Microsoft is promising to make some noticeable changes to its HoloLens 2 augmented reality headset in the coming months. In a recent blog post, the company has spoken about the display on the device, one of the most controversial aspects of HoloLens.

Praise was almost universal for HoloLens 2 when it became available last year. However, one bone of contention was the display on the headset, with issues frequently reported.

Microsoft now says they are working on improving the display. This will not be a hardware tweak but will add software improvements to boost image quality. It is worth noting HoloLens 2 already has a solidly better screen experience than the 1ST gen device.

When it launched a year ago, Microsoft was eager to discuss a major increase in field of view (FoV) and 3x the brightness. Still, more improvements are necessary and Microsoft is developing a new reading mode, automatic eye position tool, and calibration improvements.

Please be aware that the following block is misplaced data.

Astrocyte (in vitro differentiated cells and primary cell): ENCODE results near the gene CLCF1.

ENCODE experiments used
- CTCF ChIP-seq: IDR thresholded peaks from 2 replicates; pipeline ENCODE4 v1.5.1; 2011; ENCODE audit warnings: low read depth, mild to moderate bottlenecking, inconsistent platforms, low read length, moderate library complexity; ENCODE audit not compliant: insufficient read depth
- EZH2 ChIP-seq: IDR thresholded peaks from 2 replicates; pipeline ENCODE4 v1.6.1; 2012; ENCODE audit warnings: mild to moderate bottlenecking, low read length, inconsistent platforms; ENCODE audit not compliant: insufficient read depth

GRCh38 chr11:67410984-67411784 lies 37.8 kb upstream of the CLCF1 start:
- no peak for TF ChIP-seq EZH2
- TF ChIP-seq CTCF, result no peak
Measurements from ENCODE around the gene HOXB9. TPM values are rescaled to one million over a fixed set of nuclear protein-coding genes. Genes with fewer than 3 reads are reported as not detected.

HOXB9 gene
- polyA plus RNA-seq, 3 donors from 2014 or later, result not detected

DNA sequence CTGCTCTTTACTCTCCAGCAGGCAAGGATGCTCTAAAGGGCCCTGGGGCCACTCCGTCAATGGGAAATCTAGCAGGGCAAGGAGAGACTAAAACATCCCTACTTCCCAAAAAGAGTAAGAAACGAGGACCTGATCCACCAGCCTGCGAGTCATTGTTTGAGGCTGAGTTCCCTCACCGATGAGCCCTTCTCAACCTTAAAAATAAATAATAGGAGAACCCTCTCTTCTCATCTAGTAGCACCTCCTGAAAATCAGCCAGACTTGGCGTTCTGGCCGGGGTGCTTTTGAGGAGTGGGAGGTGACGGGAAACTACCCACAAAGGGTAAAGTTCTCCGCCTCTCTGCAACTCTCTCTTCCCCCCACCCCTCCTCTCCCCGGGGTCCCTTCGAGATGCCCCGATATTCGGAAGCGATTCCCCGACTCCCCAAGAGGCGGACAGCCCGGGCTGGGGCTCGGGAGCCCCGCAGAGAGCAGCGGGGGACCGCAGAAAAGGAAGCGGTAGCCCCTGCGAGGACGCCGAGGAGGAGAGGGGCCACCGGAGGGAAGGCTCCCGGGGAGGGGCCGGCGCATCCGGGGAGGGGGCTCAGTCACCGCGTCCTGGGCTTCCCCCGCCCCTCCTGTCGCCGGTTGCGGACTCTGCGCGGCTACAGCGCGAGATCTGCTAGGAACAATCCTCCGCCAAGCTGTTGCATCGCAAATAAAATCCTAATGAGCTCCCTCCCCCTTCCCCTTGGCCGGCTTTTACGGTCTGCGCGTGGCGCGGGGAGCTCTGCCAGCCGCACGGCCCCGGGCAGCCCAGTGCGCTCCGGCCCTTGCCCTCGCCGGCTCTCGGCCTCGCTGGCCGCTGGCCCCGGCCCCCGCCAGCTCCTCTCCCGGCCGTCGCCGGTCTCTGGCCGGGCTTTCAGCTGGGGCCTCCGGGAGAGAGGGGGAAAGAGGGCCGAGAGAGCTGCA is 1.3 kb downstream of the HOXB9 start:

Out of the bunch, the automatic eye position feature is the most interesting. Microsoft says the feature will allow HoloLens 2 to carry out eye calibration in the background. Essentially, users will no longer need to manually help the device calibrate their eyes for active color correction to function.

Other Upcoming Changes

  • “Color Calibration Improvements. This update focuses on color values of darker colors (for example, dark gray). Right now, dimmer colors pick up a red tone. This issue also happens as the entire display is dimmed—the entire display picks up red colors. This issue is a result of too much activity in the red color channel for these darker colors. We’ve characterized the laser illumination curves at these dimmer colors and are working to offer a user calibration procedure. The result will be more color accuracy across the brightness spectrum. It will not change the appearance of white backgrounds at full brightness. We continue to advise use of dark mode design patterns in apps.
  • Reading Mode. It is possible for app developers to tradeoff the display field-of-view to achieve higher angular resolution. App developers can override the projection matrix so that content is rendered at the display’s drawing resolution. This feature results in 30% reduction in field-of-view and a corresponding increase in angular resolution. Work is underway to introduce this capability to the Mixed Reality Toolkit. When available, reading mode will work on any HoloLens 2 OS—it is not dependent on an OS update.”